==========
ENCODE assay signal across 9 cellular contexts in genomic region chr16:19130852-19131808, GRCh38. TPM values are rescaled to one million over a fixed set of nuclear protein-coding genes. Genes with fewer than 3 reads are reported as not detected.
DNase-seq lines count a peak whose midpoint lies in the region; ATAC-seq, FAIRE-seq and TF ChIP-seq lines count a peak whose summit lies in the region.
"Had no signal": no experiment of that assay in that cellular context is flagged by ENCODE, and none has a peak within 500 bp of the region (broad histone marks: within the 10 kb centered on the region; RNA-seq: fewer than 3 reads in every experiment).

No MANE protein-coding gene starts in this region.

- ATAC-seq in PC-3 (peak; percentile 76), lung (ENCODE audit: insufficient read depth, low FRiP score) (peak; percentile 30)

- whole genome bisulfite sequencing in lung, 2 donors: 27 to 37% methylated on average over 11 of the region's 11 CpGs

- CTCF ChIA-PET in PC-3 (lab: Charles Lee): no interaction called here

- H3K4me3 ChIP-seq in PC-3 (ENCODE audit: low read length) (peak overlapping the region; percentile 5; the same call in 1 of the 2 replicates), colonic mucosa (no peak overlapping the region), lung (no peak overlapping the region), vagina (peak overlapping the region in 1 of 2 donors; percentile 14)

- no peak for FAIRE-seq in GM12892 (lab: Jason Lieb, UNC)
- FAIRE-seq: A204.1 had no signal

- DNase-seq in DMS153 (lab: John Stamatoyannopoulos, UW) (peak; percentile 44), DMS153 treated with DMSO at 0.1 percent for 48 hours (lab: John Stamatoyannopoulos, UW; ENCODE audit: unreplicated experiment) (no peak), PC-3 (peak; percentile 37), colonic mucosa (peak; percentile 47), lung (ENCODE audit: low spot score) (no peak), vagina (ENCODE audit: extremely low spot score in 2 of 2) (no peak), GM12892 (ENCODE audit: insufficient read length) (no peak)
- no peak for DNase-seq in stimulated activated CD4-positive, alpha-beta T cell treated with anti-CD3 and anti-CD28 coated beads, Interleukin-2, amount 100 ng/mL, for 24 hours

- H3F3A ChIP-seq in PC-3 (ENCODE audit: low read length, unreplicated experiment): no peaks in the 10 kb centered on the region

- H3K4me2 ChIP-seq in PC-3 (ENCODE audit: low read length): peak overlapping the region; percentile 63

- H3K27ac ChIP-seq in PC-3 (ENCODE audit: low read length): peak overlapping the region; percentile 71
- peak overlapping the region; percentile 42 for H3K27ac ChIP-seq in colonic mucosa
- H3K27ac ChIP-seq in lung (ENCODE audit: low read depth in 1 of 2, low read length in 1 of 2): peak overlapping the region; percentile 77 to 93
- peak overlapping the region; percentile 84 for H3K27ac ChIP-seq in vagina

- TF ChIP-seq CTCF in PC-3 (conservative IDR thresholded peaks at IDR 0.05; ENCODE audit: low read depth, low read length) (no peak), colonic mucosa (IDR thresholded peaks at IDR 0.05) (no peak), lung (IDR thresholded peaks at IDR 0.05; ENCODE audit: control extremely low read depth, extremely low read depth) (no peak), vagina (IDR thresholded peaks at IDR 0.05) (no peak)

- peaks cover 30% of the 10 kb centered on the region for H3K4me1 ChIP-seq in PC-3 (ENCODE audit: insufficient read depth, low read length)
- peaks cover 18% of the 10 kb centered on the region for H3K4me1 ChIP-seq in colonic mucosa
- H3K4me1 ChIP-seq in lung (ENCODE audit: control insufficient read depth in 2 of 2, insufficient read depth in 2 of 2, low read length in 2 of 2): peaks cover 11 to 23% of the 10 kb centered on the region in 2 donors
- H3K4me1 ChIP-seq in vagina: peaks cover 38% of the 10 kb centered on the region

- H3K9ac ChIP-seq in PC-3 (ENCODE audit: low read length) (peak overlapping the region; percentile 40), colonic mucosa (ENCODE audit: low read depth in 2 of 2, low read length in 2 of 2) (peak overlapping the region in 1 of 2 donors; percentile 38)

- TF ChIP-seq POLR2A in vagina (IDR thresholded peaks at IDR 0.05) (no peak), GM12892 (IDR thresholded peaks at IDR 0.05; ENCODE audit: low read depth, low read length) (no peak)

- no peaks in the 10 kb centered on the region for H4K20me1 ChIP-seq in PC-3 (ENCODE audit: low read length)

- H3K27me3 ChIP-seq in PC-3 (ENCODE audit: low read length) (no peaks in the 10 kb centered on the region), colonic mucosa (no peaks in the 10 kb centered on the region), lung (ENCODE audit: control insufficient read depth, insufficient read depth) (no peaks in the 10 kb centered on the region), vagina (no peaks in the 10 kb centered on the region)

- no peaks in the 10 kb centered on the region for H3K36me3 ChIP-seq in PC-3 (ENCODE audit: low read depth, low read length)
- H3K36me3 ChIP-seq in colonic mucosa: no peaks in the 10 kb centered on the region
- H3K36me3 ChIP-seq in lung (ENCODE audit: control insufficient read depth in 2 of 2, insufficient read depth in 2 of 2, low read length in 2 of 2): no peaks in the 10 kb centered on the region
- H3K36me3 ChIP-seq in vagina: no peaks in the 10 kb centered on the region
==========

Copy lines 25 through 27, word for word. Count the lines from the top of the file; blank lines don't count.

- TF ChIP-seq POLR2A in vagina (IDR thresholded peaks at IDR 0.05) (no peak), GM12892 (IDR thresholded peaks at IDR 0.05; ENCODE audit: low read depth, low read length) (no peak)

- no peaks in the 10 kb centered on the region for H4K20me1 ChIP-seq in PC-3 (ENCODE audit: low read length)

- H3K27me3 ChIP-seq in PC-3 (ENCODE audit: low read length) (no peaks in the 10 kb centered on the region), colonic mucosa (no peaks in the 10 kb centered on the region), lung (ENCODE audit: control insufficient read depth, insufficient read depth) (no peaks in the 10 kb centered on the region), vagina (no peaks in the 10 kb centered on the region)